New cure round the bend - The Planted Tank Forum
 
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post #1 of 7 (permalink) Old 03-28-2007, 01:08 PM Thread Starter
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New cure round the bend

New waterborne drug has been developed for fish diseases in more than 20 years. It treats bacterial gill disease and external columnaris disease of fish, and saprolegniasis on fish eggs.


http://www.sciencedaily.com/releases...0319175750.htm

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post #2 of 7 (permalink) Old 03-28-2007, 02:50 PM
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Wow.. that was one poorly written article.


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post #3 of 7 (permalink) Old 03-28-2007, 11:33 PM Thread Starter
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Originally Posted by mistergreen View Post
Wow.. that was one poorly written article.
Shows what interest is taken in pisiculture, most of the industry is engaged in harvesting the natural reserves to extinction.

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post #4 of 7 (permalink) Old 03-29-2007, 05:11 AM
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I for one agree with you essabee.

Great article and Im glad that they are finally bringing aquaculture into reality.

The way that man harvests ANY fish be it freshwater or salt has been proven that most wild harvestable stock for consumption will be depleted within a matter of a few hundred(200) to as low as 80 years.

It would seem like the right thing to do now would be to really start on perfecting aquaculture to the point where it can be a reliable source across the whole board as wild stock.

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-Kurtis
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post #5 of 7 (permalink) Old 03-29-2007, 06:47 AM
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Maybe they should provide better homes for their livestock and then they would not have disease to begin with nor pest. Medications/herbicides/antibiotics/pesticides in general only have a shelf life of a few decades before resistance sets in. Poor management and using them in the food supply is an arms race with the pathogens/pest.

Better filtration, better environmental recycling are wiser approaches and gets much more effective management out of such medications(you need less and it's more effective).

A healthy place for the liver stock is more ethical, cheaper in the long run and better for the environment.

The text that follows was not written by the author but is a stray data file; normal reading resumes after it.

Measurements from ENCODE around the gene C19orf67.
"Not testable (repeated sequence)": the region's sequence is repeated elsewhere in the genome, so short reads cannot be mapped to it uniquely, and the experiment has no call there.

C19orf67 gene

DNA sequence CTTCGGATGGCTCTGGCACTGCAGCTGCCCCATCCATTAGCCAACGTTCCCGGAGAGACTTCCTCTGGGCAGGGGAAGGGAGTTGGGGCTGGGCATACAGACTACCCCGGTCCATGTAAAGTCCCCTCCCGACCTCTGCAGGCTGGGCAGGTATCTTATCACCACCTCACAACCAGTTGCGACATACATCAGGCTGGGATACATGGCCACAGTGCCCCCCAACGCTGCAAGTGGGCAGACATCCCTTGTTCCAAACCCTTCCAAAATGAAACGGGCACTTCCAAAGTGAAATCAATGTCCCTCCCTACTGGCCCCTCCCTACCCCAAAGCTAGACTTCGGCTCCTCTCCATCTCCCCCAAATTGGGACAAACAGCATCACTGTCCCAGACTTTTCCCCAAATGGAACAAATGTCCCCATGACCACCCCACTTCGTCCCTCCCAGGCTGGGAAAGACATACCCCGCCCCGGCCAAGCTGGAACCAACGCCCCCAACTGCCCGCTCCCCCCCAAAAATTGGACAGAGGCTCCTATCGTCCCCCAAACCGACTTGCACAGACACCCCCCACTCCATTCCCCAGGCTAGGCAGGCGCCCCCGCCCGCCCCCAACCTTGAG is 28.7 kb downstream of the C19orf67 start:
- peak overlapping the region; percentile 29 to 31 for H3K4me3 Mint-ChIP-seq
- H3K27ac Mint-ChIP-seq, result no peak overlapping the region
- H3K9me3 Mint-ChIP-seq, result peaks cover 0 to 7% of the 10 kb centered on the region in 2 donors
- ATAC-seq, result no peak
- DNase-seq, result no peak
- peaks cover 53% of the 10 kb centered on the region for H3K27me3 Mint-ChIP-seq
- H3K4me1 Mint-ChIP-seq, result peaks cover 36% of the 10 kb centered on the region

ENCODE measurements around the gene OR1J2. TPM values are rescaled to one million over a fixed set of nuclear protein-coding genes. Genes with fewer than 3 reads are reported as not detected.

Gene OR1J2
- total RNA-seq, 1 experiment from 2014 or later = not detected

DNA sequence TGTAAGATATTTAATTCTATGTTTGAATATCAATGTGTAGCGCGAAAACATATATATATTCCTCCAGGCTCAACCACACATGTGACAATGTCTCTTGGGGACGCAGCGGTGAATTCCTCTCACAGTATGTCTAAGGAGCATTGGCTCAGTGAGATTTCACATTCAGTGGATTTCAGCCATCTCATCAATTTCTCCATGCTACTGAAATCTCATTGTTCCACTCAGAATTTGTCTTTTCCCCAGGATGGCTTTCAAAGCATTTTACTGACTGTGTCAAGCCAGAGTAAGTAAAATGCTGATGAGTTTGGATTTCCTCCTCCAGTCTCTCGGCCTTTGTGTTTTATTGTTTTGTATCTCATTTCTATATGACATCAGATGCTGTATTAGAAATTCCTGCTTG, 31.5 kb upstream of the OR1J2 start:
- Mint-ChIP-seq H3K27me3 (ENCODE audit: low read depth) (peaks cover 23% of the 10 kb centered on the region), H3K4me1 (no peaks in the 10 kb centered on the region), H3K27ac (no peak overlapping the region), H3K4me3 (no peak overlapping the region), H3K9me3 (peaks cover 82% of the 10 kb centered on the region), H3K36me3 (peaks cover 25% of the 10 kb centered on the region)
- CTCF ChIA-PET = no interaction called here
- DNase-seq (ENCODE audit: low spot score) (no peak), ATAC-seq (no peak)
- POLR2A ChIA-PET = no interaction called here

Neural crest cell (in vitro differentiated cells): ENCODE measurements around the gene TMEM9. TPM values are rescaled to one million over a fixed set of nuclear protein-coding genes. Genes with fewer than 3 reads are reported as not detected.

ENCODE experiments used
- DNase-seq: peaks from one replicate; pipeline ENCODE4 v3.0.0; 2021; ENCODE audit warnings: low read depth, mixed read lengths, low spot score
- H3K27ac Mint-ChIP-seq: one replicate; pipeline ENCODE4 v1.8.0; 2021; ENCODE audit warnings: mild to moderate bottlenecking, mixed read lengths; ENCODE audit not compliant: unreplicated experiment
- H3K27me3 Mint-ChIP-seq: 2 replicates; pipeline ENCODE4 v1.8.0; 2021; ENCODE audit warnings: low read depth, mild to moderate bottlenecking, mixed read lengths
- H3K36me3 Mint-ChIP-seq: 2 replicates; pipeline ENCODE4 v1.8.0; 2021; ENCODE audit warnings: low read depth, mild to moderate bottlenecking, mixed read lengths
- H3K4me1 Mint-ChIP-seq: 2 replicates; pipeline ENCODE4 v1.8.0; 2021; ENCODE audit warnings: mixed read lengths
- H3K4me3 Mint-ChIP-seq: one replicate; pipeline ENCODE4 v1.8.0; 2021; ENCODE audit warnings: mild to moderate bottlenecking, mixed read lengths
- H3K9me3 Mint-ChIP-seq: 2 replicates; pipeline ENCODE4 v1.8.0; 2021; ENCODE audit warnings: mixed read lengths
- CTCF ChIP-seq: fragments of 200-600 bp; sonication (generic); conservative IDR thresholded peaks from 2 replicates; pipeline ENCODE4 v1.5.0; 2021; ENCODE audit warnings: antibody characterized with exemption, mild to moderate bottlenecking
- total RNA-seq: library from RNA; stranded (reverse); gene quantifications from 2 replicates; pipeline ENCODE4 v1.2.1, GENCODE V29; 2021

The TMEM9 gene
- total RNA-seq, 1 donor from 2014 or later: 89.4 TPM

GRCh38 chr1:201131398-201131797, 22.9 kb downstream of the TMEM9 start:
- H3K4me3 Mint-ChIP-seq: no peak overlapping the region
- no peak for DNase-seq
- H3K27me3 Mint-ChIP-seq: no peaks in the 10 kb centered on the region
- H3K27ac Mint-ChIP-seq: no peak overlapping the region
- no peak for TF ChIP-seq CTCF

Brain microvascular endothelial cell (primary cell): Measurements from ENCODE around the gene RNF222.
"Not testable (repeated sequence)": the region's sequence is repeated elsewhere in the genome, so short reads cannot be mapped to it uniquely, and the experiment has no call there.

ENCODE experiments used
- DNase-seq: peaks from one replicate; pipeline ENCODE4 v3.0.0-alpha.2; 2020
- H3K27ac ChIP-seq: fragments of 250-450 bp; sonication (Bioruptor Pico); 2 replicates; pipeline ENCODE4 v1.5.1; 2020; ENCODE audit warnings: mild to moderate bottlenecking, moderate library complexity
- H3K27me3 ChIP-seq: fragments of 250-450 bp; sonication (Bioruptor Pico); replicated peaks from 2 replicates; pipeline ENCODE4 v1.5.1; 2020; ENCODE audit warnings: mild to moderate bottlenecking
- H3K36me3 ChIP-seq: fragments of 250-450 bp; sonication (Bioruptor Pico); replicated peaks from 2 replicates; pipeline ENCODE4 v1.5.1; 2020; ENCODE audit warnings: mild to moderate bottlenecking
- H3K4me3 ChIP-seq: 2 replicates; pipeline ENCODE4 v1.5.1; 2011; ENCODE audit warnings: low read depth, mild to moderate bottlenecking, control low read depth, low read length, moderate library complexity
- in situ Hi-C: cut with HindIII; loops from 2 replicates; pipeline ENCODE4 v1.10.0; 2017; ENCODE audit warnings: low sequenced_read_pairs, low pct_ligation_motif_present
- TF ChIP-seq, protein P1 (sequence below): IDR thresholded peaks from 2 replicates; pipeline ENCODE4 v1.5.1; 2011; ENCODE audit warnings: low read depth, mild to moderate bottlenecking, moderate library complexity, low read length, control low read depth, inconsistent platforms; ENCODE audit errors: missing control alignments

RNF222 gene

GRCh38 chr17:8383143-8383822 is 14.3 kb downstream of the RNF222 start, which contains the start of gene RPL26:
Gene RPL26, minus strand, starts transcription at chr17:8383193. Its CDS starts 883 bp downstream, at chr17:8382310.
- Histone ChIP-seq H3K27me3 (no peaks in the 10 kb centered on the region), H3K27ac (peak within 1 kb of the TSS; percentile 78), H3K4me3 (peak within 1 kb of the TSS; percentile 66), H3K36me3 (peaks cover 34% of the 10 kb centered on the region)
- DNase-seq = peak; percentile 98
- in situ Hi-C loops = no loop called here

Intensive aquaculture uses up vast amounts of water resources, can displace and destroy natural wetlands, the nutrient rich effluents can damage adjacent ecosystems.

Sorry, it's not all rosy and the land of milk and honey.
Aquaculture just like Agriculture has the same types of issues.
Agricultural run off is a huge issue for water ways just like aqua culture.

Wise management and mitigation of wastewater via constructed wetlands can provide wetland habitat, waste water purification, reduced cost and impact on natural systems.

Regards,
Tom Barr




Regards,
Tom Barr
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post #6 of 7 (permalink) Old 03-29-2007, 07:12 AM
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Wild Alaska Salmon = great nutrition and well managed resource. Farmed (Atlantic King) salmon = much less nutrition with food coloring added and damages wild runs and waterways with escaped farm fish/disease etc.

I agree with Tom. To help conserve wild stocks is the most important action. How to achieve this? Huge question with international ramifications. Letters to Governments and NGOs, incentives, awareness/education and alternative food sources.





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post #7 of 7 (permalink) Old 03-29-2007, 11:05 PM
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Unless tighter regulations are enforced, harvesting of wild stock will keep continuing and habitats will be destroyed anyways. Im not advocating destroying habitats but reality of the situation is people are consuming more and more of natures stock and unless that issue is addressed conservation is moot.

Aquaculture has to be done to preserve what we have. We just need to find the most efficient, cleanest way to do it.

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